Workers clear the rubble of derelict boats from Trellis Bay in January. Since the, a larger project to deliver vessels from Virgin Islands waters has stalled, but Natural Resources, Labour, and Immigration Minister Vincent Wheatley said last week that he is working with the Recovery and Development Agency to restart the effort. (Photo: JOEY WALDINGER)

Virgin Islands leaders are working on a plan to curb marine pollution from boats ahead of a coming audit of the VI Shipping Registry, Natural Resources, Labour and Immigration Minister Vincent Wheatley said last week in the House of Assembly.

Apart from preparing for the audit, Mr. Wheatley also touted strides he said his ministry has made in discarding derelict vessels; nurturing new mangrove populations; and advancing the “blue economy,” a term often used to mean the sustainable use of oceans for economic gains.

“These details are extremely important to the expansion … of our economy and our support efforts to protect resources for our natural environment while creating new job opportunities along highly skilled sectors,” Mr. Wheatley said in a Feb. 25 statement.

Registry audit

Officials from the NRLI Ministry have partnered with the Premier’s Office to strengthen “a framework for mitigating and responding to pollution” in preparation for the 2020 Shipping Registry audit, according to the minister.

The work, he said, is essential for the territory to maintain its Category One registry designation and continue its “Back to the Sea” training programme and other efforts that promote employment in the maritime sector.

“Teams across various sectors are working diligently to ensure our readiness for the audit,” Mr. Wheatley said, though he did not elaborate on the details of those preparations or how the “framework” will monitor and mitigate shipping pollution.

Mr. Wheatley also mentioned his ministry’s role in helping to rid Beef Island of derelict vessels, which have been strewn about various parts of the territory since the 2017 hurricanes.

According to Mr. Wheatley, the Beef Island operation “has resulted in the improvement of the main approach to the territory via air,” which affords “the first impression for many visitors … as they come into the Virgin Islands.”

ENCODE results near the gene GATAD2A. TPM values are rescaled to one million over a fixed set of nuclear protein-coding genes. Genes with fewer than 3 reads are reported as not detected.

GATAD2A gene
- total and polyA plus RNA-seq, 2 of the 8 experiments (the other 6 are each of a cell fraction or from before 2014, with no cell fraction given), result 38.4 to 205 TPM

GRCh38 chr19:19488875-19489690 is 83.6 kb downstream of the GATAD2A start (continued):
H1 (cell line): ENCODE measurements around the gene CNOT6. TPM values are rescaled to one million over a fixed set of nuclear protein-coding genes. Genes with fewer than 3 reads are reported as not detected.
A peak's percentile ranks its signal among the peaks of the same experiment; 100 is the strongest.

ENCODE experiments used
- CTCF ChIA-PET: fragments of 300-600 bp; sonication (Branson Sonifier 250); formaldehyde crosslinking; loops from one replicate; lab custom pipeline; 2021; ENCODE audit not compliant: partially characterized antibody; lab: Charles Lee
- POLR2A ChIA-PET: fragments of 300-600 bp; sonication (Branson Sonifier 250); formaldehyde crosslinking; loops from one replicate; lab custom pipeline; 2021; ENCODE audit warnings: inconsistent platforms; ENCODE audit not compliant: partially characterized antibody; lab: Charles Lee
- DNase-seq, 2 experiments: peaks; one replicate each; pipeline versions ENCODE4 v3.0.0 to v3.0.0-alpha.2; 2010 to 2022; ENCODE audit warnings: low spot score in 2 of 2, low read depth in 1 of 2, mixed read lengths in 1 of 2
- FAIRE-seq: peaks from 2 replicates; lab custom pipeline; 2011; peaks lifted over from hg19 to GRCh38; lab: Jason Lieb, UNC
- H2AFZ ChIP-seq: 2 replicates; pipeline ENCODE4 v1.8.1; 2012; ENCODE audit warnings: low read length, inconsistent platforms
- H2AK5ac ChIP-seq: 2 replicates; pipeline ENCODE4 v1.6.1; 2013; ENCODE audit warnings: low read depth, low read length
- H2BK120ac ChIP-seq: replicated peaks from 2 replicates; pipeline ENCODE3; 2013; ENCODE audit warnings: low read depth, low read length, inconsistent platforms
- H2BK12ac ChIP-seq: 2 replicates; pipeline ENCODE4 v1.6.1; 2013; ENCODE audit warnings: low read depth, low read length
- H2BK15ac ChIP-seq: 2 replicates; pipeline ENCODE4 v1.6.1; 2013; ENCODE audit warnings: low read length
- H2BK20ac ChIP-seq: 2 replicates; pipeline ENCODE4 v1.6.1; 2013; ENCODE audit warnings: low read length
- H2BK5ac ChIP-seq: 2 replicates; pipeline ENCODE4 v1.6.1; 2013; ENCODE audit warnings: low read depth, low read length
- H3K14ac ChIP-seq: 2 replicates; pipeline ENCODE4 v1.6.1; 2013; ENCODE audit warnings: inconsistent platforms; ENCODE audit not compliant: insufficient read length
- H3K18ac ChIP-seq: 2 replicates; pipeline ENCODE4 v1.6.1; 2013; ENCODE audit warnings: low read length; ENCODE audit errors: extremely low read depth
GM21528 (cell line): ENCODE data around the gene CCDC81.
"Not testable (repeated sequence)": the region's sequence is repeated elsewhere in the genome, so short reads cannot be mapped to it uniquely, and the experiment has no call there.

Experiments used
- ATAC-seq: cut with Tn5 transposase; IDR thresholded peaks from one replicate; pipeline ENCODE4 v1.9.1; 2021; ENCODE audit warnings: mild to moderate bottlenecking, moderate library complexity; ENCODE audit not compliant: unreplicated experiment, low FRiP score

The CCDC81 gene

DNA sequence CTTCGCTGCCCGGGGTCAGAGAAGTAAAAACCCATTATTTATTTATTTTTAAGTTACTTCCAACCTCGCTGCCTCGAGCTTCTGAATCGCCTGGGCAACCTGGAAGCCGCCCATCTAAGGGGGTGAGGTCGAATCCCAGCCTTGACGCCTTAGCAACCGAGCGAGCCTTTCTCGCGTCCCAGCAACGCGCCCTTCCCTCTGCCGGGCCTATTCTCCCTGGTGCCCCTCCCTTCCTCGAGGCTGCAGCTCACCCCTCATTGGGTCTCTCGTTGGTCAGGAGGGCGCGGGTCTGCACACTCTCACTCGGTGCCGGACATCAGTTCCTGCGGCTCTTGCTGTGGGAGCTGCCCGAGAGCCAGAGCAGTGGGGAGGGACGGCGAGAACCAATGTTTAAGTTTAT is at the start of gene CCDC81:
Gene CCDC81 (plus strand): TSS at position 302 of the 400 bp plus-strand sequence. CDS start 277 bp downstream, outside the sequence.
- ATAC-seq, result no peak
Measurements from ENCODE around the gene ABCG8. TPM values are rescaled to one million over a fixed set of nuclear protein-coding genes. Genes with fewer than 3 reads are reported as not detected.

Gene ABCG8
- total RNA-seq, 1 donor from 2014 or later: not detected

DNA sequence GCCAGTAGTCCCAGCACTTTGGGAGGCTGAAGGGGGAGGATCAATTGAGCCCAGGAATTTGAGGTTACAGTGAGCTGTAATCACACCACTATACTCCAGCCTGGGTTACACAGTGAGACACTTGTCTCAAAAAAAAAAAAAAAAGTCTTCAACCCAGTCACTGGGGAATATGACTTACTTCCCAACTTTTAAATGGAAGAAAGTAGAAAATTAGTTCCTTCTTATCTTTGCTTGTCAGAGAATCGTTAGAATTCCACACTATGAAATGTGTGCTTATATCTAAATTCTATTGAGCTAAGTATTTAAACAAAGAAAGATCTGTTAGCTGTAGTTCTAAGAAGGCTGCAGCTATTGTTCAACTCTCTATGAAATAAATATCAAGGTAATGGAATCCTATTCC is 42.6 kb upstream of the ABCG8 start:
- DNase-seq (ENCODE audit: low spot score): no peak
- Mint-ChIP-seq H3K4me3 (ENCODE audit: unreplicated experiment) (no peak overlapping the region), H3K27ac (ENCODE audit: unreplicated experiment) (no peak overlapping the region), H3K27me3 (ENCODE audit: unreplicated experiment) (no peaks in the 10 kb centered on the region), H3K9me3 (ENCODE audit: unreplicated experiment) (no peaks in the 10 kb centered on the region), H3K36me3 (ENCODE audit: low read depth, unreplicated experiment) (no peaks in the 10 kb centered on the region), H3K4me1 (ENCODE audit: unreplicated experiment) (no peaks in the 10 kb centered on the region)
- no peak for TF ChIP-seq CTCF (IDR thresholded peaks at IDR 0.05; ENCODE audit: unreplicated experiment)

Cleanup in Trellis

The government hired a VI contractor, Mosaka Ventures, to scrap the wrecked vessels dotting Trellis Bay roughly a month after the RDA cancelled the tender process for a larger project to remove derelict boats across the entire territory.

The RDA did not elaborate on what stalled the effort, which was slated to be its biggest project yet, but the agency has been plagued by funding shortages since it was established in 2018.

About a month after sidelining the project, RDA CEO Paul Bayly announced his plan to resign. At the time, there was less than $5.3 million in the trust that funds agency projects.

Since Mr. Wheatley’s January cleanup of Trellis Bay, neither the RDA nor his ministry has announced any further contracts for derelict boat removals, though the minister assured the HOA last week that “we will continue to work diligently with the RDA to continue the cleanup of other vessels.”

‘Blue economy’

The minister also lauded an initiative designed to help decision-makers across multiple sectors of government learn more about the territory’s marine environment.

As a result of an improved ability to survey and map underwater features, six different departments — the Environmental Unit of the MNRLI, the National Parks Trust, the Agriculture and Fisheries Department, the VI Shipping Registry, the Survey Department, and the Town and Country Planning Department — are all positioned to “better plan for economic activities in support of the ‘blue economy roadmap,’” Mr. Wheatley said.

Last month the Recovery and Development Agency procured new marine surveying equipment worth more than $42,000. Over the summer, officials from the National Oceanography Centre, a science and research organisation based in the United Kingdom, led a training session where VI scientists learned how to work the new technology, and in the coming months leaders from the NOC will return to work with VI scientists in mastering the new equipment and using it to produce in-depth analyses, RDA project manager Saski Lang told the Beacon last month.


In recent months, the MNRLI has also led an effort — in partnership with Unite BVI, H. Lavity Stout Community College and researcher Dr. Lianna Jarecki — to start a mangrove nursery.

“We have started a mangrove nursery to ensure a faster replenishment of mangroves following any natural disaster,” Mr. Wheatley said.